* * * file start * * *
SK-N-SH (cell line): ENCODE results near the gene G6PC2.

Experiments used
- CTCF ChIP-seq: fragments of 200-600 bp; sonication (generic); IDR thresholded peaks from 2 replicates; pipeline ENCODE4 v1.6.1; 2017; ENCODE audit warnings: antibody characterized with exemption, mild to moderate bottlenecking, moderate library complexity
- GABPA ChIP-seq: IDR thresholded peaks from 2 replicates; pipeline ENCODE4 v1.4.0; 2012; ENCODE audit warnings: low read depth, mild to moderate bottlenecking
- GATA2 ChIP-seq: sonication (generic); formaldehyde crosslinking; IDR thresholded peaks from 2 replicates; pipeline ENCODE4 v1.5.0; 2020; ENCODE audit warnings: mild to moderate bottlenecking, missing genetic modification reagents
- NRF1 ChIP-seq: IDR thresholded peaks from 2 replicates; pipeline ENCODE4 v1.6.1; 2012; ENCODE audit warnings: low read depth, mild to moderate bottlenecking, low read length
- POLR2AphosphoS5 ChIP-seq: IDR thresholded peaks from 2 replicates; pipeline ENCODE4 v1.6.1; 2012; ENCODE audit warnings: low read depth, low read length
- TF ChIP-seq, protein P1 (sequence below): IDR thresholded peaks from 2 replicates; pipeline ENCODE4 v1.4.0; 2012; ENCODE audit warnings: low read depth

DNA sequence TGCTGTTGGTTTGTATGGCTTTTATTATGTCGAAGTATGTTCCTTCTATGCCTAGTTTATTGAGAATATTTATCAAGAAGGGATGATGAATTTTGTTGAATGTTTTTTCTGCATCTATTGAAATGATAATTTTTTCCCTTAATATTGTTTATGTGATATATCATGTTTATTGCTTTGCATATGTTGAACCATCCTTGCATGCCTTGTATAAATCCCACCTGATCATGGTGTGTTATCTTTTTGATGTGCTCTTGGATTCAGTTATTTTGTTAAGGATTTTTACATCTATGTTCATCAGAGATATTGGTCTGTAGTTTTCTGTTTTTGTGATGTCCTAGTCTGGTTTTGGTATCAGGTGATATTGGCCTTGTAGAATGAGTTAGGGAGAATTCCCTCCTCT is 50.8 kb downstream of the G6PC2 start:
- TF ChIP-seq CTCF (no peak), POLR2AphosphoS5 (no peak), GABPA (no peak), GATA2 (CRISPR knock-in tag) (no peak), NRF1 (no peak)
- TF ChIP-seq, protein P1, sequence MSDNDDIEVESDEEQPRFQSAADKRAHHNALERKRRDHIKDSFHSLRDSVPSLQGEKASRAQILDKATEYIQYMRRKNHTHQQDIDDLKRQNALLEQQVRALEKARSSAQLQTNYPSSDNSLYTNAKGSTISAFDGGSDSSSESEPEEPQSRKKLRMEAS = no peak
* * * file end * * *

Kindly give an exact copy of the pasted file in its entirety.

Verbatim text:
SK-N-SH (cell line): ENCODE results near the gene G6PC2.

Experiments used
- CTCF ChIP-seq: fragments of 200-600 bp; sonication (generic); IDR thresholded peaks from 2 replicates; pipeline ENCODE4 v1.6.1; 2017; ENCODE audit warnings: antibody characterized with exemption, mild to moderate bottlenecking, moderate library complexity
- GABPA ChIP-seq: IDR thresholded peaks from 2 replicates; pipeline ENCODE4 v1.4.0; 2012; ENCODE audit warnings: low read depth, mild to moderate bottlenecking
- GATA2 ChIP-seq: sonication (generic); formaldehyde crosslinking; IDR thresholded peaks from 2 replicates; pipeline ENCODE4 v1.5.0; 2020; ENCODE audit warnings: mild to moderate bottlenecking, missing genetic modification reagents
- NRF1 ChIP-seq: IDR thresholded peaks from 2 replicates; pipeline ENCODE4 v1.6.1; 2012; ENCODE audit warnings: low read depth, mild to moderate bottlenecking, low read length
- POLR2AphosphoS5 ChIP-seq: IDR thresholded peaks from 2 replicates; pipeline ENCODE4 v1.6.1; 2012; ENCODE audit warnings: low read depth, low read length
- TF ChIP-seq, protein P1 (sequence below): IDR thresholded peaks from 2 replicates; pipeline ENCODE4 v1.4.0; 2012; ENCODE audit warnings: low read depth

DNA sequence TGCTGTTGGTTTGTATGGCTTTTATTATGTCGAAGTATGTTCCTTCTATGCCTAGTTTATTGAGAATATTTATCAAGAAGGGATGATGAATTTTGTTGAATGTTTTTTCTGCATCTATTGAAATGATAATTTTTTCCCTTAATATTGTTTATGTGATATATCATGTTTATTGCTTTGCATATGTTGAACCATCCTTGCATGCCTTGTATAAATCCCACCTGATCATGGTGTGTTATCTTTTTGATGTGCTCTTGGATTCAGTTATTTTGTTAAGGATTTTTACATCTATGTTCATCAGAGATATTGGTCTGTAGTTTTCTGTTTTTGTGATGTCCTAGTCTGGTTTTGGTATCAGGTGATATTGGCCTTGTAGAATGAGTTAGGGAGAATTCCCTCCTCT is 50.8 kb downstream of the G6PC2 start:
- TF ChIP-seq CTCF (no peak), POLR2AphosphoS5 (no peak), GABPA (no peak), GATA2 (CRISPR knock-in tag) (no peak), NRF1 (no peak)
- TF ChIP-seq, protein P1, sequence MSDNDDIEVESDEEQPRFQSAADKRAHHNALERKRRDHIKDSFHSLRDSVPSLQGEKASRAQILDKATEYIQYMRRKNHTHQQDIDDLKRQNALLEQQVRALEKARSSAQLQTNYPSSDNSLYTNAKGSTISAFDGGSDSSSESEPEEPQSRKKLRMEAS = no peak